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Britsh lunar mission (?)

Posted by: Ekkehard Augustin - Wed Jan 10, 2007 12:48 pm
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Britsh lunar mission (?) 
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Post Britsh lunar mission (?)   Posted on: Wed Jan 10, 2007 12:48 pm
The newsticker under www.welt.de is reporting that there are british plans for an unmanned mission to the Moon. The article is referring to BBC.

The talk is about four large projectiles in 2010. The mission also would look to the far side of the Moon.

The plans are worked out by a private company ordered bythe british research council of Astronomy and Physics of Particles (PParc). It is not yet an official proposal to the government.

The head of the company Surrey Satellite Technology, Martin Sweeting, is quoted to have said that the costs could be reduced to 20% of the costs today's smaller lunar mission have. These 20% then would be Euro 100 mio.

The first mission would reserach Moonquakes by instrument digged two meters deep into the lunar soil. The second mission would look for proper locations for a manned lunar outpost.

Andy Hill, do you have more informatiosn about it?



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Post    Posted on: Wed Jan 10, 2007 1:56 pm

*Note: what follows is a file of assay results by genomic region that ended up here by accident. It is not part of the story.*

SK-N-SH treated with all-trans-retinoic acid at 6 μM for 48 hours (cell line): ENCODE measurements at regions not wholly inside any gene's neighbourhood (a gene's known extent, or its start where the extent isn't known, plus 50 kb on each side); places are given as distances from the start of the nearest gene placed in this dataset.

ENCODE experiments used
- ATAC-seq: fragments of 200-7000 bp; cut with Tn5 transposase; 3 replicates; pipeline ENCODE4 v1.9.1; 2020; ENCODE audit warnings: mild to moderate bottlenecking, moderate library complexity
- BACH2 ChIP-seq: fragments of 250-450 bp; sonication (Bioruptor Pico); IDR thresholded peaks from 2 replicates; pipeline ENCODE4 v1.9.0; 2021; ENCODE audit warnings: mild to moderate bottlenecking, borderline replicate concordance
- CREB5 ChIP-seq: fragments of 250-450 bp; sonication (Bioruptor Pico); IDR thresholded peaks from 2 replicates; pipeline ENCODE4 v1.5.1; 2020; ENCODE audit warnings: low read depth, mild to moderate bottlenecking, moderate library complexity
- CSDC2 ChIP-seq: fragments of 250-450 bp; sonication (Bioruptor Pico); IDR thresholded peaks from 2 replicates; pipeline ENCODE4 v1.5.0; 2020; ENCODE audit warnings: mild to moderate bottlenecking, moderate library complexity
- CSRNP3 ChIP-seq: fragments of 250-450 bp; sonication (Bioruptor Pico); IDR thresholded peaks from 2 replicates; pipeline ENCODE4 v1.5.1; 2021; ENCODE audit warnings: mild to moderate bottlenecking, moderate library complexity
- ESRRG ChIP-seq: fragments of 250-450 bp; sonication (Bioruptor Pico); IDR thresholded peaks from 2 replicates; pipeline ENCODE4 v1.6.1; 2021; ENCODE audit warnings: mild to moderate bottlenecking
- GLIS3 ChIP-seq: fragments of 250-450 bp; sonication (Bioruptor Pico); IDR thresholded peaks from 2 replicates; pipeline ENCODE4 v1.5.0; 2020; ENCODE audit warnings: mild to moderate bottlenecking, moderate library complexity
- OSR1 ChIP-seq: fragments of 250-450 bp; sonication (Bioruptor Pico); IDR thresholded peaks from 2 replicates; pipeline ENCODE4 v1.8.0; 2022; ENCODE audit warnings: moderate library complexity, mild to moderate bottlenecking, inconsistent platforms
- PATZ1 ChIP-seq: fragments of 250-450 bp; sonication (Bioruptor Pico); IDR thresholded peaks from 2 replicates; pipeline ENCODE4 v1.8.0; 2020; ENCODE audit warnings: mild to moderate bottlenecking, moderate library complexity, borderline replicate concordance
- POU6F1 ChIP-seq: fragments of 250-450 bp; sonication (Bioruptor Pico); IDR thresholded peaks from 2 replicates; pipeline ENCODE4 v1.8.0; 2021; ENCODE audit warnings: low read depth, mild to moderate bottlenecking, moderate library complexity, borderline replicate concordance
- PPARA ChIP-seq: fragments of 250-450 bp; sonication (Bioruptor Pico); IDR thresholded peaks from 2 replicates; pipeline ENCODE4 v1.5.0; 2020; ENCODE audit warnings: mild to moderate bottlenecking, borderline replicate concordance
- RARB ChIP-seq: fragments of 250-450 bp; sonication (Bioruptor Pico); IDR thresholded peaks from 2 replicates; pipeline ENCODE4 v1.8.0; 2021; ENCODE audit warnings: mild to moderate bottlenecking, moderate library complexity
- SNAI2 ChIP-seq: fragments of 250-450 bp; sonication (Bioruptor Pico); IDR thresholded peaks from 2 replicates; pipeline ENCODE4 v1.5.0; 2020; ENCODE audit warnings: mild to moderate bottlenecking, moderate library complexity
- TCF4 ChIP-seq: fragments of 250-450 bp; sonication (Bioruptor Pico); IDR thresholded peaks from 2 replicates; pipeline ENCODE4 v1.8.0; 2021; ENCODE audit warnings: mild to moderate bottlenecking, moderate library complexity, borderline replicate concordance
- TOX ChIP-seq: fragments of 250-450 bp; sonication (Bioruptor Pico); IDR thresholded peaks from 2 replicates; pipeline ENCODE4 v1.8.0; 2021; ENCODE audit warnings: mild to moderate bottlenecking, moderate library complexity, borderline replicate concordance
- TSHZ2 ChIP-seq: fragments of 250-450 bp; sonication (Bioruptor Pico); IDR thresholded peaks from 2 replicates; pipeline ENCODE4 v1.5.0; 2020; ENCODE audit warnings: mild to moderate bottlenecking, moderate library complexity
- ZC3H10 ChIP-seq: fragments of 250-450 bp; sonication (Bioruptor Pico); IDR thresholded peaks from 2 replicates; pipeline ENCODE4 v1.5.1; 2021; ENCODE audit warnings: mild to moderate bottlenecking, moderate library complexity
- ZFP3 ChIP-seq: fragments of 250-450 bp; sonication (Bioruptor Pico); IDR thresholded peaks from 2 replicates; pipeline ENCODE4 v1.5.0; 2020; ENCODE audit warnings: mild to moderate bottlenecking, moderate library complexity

The article seems to suggest a wholy UK mission, but I wonder if they are including the launcher. We only have starchaser as indiginous, and I am not sure they would be capable in the timescale - so I am thinking the intend to use foreign launchers (Russia, USA, Japan, probably non-governmental?).

Hopefully we would have more luck than the Mars probe...

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Post    Posted on: Wed Jan 10, 2007 1:58 pm
Hello Ekkehard

Yes I've seen this story reported in a number of places, here is the bbc article you refer to:

http://news.bbc.co.uk/1/hi/sci/tech/6246513.stm

As far as I can make out this is just a concept at the moment and has not been submitted to the UK government for consideration. Given the the current financial pressures in Britain with things like Bush's little foreign scrap I cant see it ever being funded, mores the pity. I believe the UK has the skills and facilities to mount such a lunar mission but will not cough up the money to do so. IMO this is just Surrey Satellite Technology trying to drum up some business and a bit of publicity (Much like SpaceDev with its alternative Lunar strategy of using rocket chairs).

Of more interest was this article that appeared in The Space Review advocating a UK astronaut program.

http://www.thespacereview.com/article/780/1

Such articles appear from time to time without any discernable impact on UK space policy but what is interesting is that there does seem to be some momentum building for the UK to be more involved in space. For example UK space policy is being looked at more closely and the general public as well as the civil/military space industry are being asked for their views.

http://www.telegraph.co.uk/news/main.jh ... ace108.xml

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Post    Posted on: Wed Jan 10, 2007 4:15 pm